How to Run the Confluence Course in Denver

One of the great things about living in Denver is the whitewater course at Confluence Park. The man-made chute on river right is a series of challenging drops made of concrete and placed rock that can be run year-round. The drop should be run by beginners kneeling down, while those with a little more experience will have fun running laps on the section.

This spring has been unusually wet and the South Platte has been running. Even the sidewalks were flooded. After taking a look at the river with other members of the Colorado SUP Club we thought it might actually be a little easier at this level. The line was pushy, but still straight down the middle and much more padded out.

The Hala Atcha is made for whitewater like the Confluence Course. Wide and stable, it is still able to drive on its edge. That edge, combined with the boards quad fin setup, allows you to move exactly where you need to go. 

The rest of us were cruisin’ on the Hala Nass, where speed and size is the name of the game. The long 12’6” board allows you to drive through the course and stay on rails. Its speed allows paddlers to power through some of the boogie water you find throughout the second half of the course.

Below is Cami Swan entering the course. She is driving from river right to river left as she enters the top of the course with a strong right paddle stroke. You will want to make sure to switch to a forward driving left paddle stroke on the next stroke or two to line yourself up for the center-right portion of the first big drop.

You will want to skirt the eddy line on the left to prevent it from stealing some of your speed.

What's the proper technique on a small drop? Your legs should be bent to absorb the impact, paddle out in front, ready to insert and grab the water of the feature to give stabilization. This wave is angled from river right to river left and will want to move your board to river left, so your paddle will enter on river left to counteract that movement and keep your board pointed downstream.

Try to barely hit that foam pile. Insert your paddle in front of you and drive through the wave. The paddle should form a tripod that engages your core down through your heels as you power through and start driving to the right-center of the chute.

After you have driven to the center-right and are approaching the next big reactionary wave, the right wave is going to grab the front of your board and push it left. The center-right line is the fastest at this level and you will want to make sure you can pull yourself over there. So, set up your approaching paddle stroke on the right side.

Reach over and grab the backside of the wave with your paddle. The waves will try and turn your board and your job is to keep that bad boy pointed straight downstream. To do that, engage your core and make sure the strongest part of the snap-in your stroke is when your board is on the top of the wave. The majority of the board is out of the water at that point and you will be able to really turn the Hala Nass on a dime because of the built-in rocker. On bigger waves, you can even get the fins out of the water and the Nass turns into a top!  Using the rocker and timing your strokes to take advantage of minimal surface resistance is a key skill in river racing.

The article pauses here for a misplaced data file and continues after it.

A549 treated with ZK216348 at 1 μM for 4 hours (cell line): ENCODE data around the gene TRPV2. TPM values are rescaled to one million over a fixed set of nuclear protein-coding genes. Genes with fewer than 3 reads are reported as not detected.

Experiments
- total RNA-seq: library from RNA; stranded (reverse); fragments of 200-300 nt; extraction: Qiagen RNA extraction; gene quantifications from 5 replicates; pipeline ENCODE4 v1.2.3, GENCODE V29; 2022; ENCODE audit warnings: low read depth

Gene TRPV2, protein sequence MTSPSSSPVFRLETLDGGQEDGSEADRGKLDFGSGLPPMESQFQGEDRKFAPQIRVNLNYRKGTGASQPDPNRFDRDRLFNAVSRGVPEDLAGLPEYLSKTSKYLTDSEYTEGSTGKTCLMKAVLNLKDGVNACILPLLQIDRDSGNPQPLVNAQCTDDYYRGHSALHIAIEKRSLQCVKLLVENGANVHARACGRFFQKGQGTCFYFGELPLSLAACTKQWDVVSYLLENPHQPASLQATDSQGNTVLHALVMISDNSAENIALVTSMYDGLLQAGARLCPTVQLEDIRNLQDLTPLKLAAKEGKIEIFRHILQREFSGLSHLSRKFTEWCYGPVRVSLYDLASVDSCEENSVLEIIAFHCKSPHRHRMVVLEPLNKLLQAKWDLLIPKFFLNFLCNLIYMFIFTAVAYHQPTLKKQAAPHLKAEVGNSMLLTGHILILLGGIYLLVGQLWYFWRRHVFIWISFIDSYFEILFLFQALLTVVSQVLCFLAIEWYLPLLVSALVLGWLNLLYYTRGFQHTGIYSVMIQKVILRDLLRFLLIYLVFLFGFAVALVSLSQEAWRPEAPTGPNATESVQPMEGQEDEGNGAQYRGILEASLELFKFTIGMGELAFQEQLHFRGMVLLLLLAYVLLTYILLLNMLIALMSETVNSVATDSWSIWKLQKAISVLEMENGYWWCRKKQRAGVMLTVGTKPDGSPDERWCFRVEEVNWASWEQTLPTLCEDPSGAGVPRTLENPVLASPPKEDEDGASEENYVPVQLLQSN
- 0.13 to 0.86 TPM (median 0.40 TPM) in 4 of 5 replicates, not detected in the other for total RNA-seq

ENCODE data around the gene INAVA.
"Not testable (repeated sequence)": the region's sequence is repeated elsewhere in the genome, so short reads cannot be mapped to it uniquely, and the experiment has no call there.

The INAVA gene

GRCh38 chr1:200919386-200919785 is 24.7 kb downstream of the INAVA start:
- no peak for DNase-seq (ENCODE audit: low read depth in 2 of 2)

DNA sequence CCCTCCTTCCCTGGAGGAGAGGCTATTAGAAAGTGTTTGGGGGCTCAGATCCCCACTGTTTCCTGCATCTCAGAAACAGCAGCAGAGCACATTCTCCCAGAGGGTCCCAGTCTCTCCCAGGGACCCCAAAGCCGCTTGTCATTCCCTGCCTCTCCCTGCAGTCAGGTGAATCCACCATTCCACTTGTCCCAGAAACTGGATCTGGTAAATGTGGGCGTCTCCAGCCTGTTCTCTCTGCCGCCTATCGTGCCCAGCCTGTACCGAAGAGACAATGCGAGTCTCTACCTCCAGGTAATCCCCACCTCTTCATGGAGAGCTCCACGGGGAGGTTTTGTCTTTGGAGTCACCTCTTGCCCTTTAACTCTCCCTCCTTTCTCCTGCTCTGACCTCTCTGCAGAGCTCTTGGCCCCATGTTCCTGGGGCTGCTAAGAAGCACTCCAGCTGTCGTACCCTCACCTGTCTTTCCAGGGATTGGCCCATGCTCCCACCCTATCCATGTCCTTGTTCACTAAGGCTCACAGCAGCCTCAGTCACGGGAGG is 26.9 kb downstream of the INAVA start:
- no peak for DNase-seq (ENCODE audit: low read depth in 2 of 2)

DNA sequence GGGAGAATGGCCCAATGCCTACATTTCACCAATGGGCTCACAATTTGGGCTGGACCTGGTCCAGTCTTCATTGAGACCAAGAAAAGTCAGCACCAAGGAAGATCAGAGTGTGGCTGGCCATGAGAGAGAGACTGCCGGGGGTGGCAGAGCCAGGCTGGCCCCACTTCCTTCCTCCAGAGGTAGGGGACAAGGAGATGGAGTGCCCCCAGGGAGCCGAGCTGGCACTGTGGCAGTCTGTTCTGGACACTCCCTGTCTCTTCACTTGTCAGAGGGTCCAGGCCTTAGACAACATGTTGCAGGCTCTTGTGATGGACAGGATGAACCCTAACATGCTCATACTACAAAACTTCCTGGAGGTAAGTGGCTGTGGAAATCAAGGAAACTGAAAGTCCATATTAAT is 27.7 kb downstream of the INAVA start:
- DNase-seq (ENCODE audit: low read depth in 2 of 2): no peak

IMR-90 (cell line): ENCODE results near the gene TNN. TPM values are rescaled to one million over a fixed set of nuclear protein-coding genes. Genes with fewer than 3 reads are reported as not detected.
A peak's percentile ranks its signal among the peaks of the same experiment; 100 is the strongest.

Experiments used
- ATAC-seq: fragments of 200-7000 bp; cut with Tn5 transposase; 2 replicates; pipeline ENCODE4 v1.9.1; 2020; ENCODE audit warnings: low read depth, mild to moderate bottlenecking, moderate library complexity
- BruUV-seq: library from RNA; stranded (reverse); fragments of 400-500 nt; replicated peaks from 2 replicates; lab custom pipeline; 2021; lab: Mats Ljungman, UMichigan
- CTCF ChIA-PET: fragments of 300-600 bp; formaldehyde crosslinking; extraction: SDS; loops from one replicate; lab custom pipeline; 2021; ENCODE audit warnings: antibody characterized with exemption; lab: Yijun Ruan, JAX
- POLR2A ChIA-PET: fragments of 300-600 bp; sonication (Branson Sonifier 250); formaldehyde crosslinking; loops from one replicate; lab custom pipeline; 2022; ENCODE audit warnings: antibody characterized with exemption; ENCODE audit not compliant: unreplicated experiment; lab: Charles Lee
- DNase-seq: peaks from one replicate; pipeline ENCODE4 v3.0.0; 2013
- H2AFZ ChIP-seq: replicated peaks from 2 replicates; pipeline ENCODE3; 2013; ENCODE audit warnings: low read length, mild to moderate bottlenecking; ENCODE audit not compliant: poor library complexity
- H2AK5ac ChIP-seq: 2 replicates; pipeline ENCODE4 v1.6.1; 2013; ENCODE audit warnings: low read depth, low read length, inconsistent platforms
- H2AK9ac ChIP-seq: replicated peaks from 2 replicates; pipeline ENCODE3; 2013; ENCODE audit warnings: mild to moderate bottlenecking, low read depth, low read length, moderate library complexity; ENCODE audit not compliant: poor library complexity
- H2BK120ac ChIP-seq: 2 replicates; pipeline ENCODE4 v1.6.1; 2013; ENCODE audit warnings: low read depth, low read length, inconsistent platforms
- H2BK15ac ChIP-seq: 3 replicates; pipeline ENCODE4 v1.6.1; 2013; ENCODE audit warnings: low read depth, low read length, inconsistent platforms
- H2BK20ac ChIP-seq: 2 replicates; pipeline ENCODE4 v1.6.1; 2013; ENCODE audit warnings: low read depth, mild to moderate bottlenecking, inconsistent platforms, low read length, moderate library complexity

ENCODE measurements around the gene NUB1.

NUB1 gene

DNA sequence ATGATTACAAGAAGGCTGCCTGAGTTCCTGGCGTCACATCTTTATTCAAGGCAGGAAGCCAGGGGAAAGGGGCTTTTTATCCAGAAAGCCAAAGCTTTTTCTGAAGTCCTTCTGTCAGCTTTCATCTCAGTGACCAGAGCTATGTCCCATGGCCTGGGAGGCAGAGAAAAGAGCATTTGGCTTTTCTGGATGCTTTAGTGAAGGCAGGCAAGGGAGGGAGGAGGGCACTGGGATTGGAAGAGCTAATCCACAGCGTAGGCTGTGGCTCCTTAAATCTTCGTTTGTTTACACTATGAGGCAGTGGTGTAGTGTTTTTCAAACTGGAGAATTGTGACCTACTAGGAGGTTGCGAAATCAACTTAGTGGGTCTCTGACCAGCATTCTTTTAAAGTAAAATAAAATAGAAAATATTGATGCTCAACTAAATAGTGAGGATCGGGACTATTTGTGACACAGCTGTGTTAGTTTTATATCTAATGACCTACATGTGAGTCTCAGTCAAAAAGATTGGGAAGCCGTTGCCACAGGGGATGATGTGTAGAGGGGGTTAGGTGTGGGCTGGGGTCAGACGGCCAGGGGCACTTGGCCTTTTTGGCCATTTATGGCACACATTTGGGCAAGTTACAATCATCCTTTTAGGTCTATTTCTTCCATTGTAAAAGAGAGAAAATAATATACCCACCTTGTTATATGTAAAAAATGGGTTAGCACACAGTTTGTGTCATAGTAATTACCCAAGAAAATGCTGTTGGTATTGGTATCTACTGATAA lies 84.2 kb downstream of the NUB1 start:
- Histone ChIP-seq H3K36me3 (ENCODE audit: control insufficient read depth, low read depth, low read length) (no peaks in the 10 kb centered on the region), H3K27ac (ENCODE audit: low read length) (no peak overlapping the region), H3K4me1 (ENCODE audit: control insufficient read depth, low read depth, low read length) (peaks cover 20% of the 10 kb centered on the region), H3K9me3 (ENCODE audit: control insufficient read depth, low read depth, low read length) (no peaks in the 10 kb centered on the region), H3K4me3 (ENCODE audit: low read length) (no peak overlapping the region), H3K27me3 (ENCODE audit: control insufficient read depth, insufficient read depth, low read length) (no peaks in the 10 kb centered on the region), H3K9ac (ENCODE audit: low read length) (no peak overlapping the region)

The two reactionary waves colliding cause some boogie water. Make sure to get that core engaged and plant some powerful strokes to stay within your line.

As you approach the drop before the big eddy on river left, you should line up for the middle. The chutes were made for kayakers and tubers.  The course was channelized in the center to allow navigation at very low flows. Kayaks slide over the concrete that forms the sides of the drops in the chute. Your fins don’t!

By now you should be really cruising. While it is normally fun to take a lap in the big eddy on the left, we are on a race board so we are going to not stop and keep on paddling. The remaining drops at this water level are mostly washed out. Make sure to engage your core through your heels in the boogie water, keeping your paddle cadence up. The nice stiff rocker to the Hala Nass allows you to make small adjustments, so make sure to keep your board pointed downstream. Try to sneak in some extra momentum by pumping the backside of the waves.

This river is a great place for beginners to learn great skills. Try starting further down on the course and slowly working your way up as you get more comfortable. Reach out to the friendly folks at Confluence Kayaks which is right there next to the park for lessons, gear rentals, or to get your own Hala Nass.

John Blackshire is a team rider for Hala Gear.

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